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Japan's nuclear crisis: policy implications for clean energy

Japan’s nuclear crisis is an environmental, financial, and humanitarian disaster, and it has far-reaching implications for energy policy here in the US and abroad.

Many are calling for the dismantling of the nuclear industry, but  doing so could drive us even further away from clean energy. As with all strategy you have levers, not switches – confusing the two can cost you. For now at least, nuclear is the most viable energy lever cleantech has.
Let’s be clear: nuclear is by no means “clean energy” but it is our friend at the cleantech table because the alternative – fossil fuels – is an immense economic problem that we cannot shake in the near term. In this case, nuclear is the devil we know.

There are many reasons we can’t seem to wean ourselves off fossil fuels, including unfair subsidies for oil & gasuncertain efficiencies and costs, and even the age-old NIMBY problem. And then there’s the anti-science/education/elite political agenda, which is a whole different issue entirely though, as many have pointed out, we’ve been here many times before. But one of the biggest reasons we can’t get off fossil fuels is the availability of viable alternatives.

Before you go for that comment section with every alternative energy option, consider that it comes down to a question of alternatives, demand, and means. The world currently gets over 80% of its energy needs through fossil fuels, while nuclear provides only 5%. Alternative technologies like wind and solar currently contribute somewhere below 1%, which leaves a lot of room to grow – a good thing for innovation, but hardly the muscle you need to push the clean energy agenda. If you want to push on a gas pedal this big it’s going to need more than just venture capital from Sand Hill Road – it requires a fundamental shift in the global energy infrastructure and the way we live.

And if you think the fossil fuel industry is bad now, it’s about to get worse. The immense lever at play for traditional fossil fuel energy is the price of oil. When oil goes up, unconventional (read = expensive and usually environmentally disastrous) sources like the tar sands and oil shale become more economically viable. And fossil fuel reserves in this segment are vast – about 35x what’s available today. So as long as we are willing to pay for oil, the companies who supply our energy will continue to dig.

So why don’t these companies simply invest in solar and wind as cheaper alternatives to digging? Technologies like inexpensive solar roofs, immense solar farms, wind energy, and hydro power already exist. But our nuclear energy lever has been in the “off” position since the mid-nineties with global supply essentially flat, and as Dr. Malhotra at SRI of the points out in his book A Cubic Mile of Oil, future global energy requirements are truly staggering.

According to this research, to meet future energy demand we would need to build 250,000 solar roofs each day for the next 50 years – or one nuclear plant each week, 1200 windmills per week, or 200 hydro dams each quarter. Put in this context, it’s easier to see the complexities in what seemed to be a simple demand/supply question.

Countries are now re-examining their approach to nuclear as a result of the horrific situation in Japan’s reactors. The US is also re-evaluating it’s energy policy. But the larger risk here is that both sides of the climate change debate will weigh in on why we should kill nuclear. GreenpeaceLieberman, and others say the Japan situation highlights the need for renewables, which is a viable argument.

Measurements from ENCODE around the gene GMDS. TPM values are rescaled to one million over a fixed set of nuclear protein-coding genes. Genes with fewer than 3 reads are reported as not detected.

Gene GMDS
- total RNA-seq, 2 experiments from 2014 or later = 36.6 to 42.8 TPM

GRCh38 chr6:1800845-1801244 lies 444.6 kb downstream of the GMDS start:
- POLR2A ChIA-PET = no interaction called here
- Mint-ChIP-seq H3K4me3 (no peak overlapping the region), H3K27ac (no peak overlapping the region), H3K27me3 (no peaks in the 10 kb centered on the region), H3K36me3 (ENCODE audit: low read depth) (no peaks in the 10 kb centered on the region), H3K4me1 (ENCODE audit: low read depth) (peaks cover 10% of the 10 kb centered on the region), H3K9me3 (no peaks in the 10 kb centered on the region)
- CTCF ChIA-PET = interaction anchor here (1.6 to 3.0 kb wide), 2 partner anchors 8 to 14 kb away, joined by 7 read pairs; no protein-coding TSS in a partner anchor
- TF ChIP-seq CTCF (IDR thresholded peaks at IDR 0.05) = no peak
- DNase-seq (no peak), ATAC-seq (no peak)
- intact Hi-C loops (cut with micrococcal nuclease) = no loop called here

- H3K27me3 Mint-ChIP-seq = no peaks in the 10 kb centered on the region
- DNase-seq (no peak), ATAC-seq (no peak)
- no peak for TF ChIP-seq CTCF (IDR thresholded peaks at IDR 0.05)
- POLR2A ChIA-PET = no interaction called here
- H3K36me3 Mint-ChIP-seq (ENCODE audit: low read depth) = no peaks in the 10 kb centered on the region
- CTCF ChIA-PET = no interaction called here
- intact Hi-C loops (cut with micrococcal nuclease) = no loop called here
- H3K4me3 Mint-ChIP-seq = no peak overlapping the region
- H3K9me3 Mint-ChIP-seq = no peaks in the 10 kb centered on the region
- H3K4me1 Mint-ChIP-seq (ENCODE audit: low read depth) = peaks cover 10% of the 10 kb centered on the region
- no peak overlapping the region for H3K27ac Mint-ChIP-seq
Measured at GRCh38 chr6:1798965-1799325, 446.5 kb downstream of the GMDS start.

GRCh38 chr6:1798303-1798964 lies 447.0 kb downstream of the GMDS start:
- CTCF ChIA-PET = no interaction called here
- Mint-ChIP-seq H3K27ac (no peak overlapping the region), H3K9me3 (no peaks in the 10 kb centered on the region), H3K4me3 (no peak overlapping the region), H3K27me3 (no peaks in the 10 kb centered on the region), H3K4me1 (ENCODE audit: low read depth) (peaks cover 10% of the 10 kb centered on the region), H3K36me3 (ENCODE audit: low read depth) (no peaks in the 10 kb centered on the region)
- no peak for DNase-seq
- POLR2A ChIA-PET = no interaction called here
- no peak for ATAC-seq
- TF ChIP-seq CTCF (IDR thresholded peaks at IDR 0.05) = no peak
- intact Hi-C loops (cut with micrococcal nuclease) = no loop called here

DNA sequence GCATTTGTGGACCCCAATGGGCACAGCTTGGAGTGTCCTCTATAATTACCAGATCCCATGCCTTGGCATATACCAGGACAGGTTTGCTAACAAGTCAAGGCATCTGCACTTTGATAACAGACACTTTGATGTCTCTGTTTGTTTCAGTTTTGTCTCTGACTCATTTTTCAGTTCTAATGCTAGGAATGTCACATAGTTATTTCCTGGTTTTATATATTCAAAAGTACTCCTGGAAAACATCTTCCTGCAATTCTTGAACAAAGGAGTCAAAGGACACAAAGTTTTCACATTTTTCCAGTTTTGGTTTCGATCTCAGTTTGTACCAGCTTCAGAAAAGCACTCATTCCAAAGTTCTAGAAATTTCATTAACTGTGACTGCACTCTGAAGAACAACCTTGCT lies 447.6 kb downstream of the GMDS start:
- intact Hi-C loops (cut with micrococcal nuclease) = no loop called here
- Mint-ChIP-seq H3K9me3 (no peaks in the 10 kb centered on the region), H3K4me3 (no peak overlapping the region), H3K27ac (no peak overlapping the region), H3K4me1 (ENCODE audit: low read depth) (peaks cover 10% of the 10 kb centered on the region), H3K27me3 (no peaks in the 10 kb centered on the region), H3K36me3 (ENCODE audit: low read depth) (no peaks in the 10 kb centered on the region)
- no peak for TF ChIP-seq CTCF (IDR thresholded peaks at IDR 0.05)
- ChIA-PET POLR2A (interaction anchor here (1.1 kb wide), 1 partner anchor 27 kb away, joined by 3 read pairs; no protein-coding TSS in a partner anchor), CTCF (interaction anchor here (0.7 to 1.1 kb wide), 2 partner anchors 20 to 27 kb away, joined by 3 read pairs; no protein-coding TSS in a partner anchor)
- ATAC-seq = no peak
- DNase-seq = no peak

There’s a danger in trying to kill nuclear at this point in time – we could end up creating a vacuum without enough support for renewables where the default option – the oil and coal we’ve been using for a hundred years – looks like the cheapest and safest way forward. Yes, nuclear is less effectivemore expensive, and produces less jobs than alternative energy, but if we’re going to kill it, we should ensure that renewables is the default option. At this point, I don’t think it is.

If the past decade in cleantech has taught us anything, its that doing the right thing is not a slam dunk. While the facts may be on our side to have renewables fill the vacuum created by killing nuclear, we’ve seen time and again that facts have little to do with energy policy. Japan’s disaster is bringing to the forefront the terrifying risks of nuclear energy, but it’s an unfortunate bellwether for the types of tradeoffs we will be forced to make in our insatiable demand for energy – removing nuclear now may leave us with an equally damaging energy source in fossil fuels. If we are to succeed in developing a clean energy economy we need to keep every strategic lever we have.

[Image via exquisitur/Flickr]

Michael Meehan is a cleantech entrepreneur and executive in Silicon Valley. He is co-founder and Chief Green Advisor for ENXSUITE and is currently CEO of iVeridis Corporation. In his 16+ years in the industry, Meehan has advised both the White House and the UN on cleantech issues, co-founded The Climate Resource, and sits on several boards and advisory panels for NGOs. Voted among the top 5 CEOs to follow by BusinessWeek magazine, you can follow Meehan on Twitter at http://twitter.com/michaelmeehan and visit his blog Cleantech Ink at http://www.cleantechink.com.

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  1. [...] Japan’s nuclear crisis: policy implications for clean energy …Mar 23, 2011 … http://profiles.google.com/jack.vancamp Jack VanCamp. I must say, I completely disagree. Nuclear is a red herring, a vampire that needs a … [...]